Stay cool!

Blueberry Peach Sorbet

makes about 4 cups


  • 1 pint blueberries
  • 1/2 c water
  • 2-4T agave syrup
  • 5 large peaches (can do a mix of ripe and firm)


  1. Rinse blueberries.  Add them to a saucepan with the water.  Cook over medium heat until blueberries are soft, about 7 minutes.  Remove from heat.
  2. While blueberries are cooking, prepare your peaches by peeling and cutting them into chunks into a medium bowl.
  3. Once blueberries have cooled slightly, strain through a fine mesh strainer into a stain-proof bowl, pushing down on blueberries with the back of a large spoon to get all the juice out.
  4. Taste the purée/sauce to see how sweet it is.  Add agave syrup 1 T at a time until it reaches the sweetness you desire.  Put your bowl of blueberry purée into the freezer.
  5. In a blender or food processor, purée peaches until they are smooth.
  6. Once your blueberry purée has cooled off, remove it from the freezer and pour half of it in with the peach purée and process until combined.  Taste the purée and add more until it reaches a good balance of peach to blueberry flavor (I used about 2/3 of the blueberry purée).  Reserve leftover blueberry purée for topping sorbet or to use as an ice cream topping.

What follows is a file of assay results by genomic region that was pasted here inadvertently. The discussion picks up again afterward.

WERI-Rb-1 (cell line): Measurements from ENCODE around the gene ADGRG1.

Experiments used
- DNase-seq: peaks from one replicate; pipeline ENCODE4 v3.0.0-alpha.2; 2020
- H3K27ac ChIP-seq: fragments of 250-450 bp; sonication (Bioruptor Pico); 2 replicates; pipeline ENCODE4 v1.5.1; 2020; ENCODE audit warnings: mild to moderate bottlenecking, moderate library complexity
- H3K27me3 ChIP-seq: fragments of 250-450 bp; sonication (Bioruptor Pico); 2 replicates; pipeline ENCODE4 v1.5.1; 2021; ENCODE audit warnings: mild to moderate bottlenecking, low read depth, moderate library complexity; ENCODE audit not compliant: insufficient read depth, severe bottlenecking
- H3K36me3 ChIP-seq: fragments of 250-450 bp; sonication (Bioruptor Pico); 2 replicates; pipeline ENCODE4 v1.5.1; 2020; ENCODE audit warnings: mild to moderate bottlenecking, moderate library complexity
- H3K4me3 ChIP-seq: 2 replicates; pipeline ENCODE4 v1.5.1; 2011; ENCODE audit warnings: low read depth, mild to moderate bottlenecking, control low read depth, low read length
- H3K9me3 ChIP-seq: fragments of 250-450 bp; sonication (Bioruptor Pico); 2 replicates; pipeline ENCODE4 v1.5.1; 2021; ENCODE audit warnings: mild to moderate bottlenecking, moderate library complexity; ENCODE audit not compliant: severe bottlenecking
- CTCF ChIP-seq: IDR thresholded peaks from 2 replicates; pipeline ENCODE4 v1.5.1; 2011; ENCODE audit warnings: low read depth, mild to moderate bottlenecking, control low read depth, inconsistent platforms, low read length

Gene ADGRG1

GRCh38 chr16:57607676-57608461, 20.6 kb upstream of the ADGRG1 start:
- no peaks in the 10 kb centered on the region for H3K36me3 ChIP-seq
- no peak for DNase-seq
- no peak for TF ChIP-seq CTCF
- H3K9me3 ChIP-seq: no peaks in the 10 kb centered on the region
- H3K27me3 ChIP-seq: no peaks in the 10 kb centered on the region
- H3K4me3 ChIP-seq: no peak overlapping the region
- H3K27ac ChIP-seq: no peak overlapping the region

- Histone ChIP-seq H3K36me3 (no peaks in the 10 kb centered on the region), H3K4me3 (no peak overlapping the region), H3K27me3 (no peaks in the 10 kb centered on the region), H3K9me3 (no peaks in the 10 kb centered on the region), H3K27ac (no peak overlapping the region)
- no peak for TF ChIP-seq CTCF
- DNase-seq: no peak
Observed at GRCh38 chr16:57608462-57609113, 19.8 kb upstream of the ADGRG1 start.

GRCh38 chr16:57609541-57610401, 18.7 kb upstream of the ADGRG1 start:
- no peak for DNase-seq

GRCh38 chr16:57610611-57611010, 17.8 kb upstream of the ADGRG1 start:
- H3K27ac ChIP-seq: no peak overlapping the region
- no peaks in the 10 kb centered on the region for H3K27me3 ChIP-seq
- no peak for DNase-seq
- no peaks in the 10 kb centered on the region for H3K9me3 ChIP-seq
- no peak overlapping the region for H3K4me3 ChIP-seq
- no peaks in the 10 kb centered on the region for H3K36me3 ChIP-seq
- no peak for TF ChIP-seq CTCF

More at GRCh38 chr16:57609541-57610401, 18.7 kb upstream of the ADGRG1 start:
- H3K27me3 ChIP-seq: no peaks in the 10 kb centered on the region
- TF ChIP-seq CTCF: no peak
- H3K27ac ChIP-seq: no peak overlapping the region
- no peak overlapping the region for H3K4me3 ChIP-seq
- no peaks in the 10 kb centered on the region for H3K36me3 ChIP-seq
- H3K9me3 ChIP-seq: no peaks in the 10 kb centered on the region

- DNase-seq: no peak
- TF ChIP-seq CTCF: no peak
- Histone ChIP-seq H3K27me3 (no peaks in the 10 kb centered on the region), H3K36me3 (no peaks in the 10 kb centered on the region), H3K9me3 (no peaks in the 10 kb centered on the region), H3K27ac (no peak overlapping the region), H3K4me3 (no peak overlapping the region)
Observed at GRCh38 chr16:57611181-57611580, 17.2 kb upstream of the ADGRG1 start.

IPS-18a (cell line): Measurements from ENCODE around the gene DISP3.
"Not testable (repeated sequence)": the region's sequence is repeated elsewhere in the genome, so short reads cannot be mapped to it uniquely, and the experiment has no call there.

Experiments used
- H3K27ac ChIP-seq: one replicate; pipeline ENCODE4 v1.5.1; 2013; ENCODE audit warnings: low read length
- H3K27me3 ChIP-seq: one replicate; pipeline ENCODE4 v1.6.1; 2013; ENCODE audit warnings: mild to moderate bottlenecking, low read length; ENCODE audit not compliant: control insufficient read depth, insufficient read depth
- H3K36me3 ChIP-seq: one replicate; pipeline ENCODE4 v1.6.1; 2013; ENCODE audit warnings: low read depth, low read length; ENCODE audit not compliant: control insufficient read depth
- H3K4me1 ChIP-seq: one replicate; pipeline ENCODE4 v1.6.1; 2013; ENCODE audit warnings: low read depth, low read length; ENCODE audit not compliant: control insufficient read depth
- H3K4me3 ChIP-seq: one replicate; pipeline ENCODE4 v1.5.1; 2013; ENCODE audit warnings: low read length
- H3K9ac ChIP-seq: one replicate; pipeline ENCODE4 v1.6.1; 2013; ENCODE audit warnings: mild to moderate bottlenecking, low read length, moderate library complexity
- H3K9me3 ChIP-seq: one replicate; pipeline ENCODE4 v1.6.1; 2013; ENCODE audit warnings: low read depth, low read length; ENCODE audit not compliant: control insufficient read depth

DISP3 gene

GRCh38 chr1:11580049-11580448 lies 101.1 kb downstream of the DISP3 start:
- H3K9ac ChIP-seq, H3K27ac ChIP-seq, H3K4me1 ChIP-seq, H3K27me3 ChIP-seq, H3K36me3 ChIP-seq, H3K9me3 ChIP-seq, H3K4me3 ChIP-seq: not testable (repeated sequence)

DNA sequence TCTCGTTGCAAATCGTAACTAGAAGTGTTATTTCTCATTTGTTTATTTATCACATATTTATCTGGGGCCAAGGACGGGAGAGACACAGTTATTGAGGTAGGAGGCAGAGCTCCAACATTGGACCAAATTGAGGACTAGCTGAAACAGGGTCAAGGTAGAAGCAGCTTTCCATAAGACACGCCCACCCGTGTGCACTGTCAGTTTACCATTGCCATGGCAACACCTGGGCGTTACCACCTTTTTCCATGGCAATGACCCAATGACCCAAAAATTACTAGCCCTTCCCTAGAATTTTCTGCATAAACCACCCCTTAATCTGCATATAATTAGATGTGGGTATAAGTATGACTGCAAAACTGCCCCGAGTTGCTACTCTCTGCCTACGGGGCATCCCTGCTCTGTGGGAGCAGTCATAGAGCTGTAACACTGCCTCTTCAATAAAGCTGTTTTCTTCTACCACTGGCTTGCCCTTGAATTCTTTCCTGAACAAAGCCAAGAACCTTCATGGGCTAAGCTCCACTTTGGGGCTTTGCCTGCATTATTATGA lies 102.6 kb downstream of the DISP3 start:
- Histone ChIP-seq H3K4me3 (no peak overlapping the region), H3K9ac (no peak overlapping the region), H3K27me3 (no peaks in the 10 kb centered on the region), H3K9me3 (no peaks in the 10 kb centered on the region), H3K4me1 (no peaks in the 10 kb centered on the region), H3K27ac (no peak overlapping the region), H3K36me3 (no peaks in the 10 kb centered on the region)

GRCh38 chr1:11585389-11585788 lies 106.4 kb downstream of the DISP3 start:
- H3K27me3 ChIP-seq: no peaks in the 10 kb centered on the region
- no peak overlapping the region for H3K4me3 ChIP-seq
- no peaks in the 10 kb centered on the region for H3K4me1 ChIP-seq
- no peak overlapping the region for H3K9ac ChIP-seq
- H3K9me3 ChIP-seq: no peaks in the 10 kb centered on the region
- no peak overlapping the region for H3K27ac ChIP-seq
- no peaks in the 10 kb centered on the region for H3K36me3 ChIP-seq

7. Spread purée evenly in a 9×13 glass baking dish.  Place in the freezer until frozen, stirring every half hour or so (it will take about 3-4 hours to freeze).  Be sure to scrape the sides well.  Stirring it will actually help it freeze faster, but you can also leave it overnight and then stir it well in the morning if that is your preference.
  8. Top with remaining blueberry sauce (if you have some left over) and serve!

You can also pour the mixture into popsicle molds.

For an adult treat, top with a shot of fruit flavored liqueur or tequila.

You can use an alternate sweetener, like honey or granulated sugar—add it in the same fashion as the agave—1 T at a time until it is as sweet as you would like it.

Blueberry Peach Sorbet PDF

Any Butter (but butter) Cookies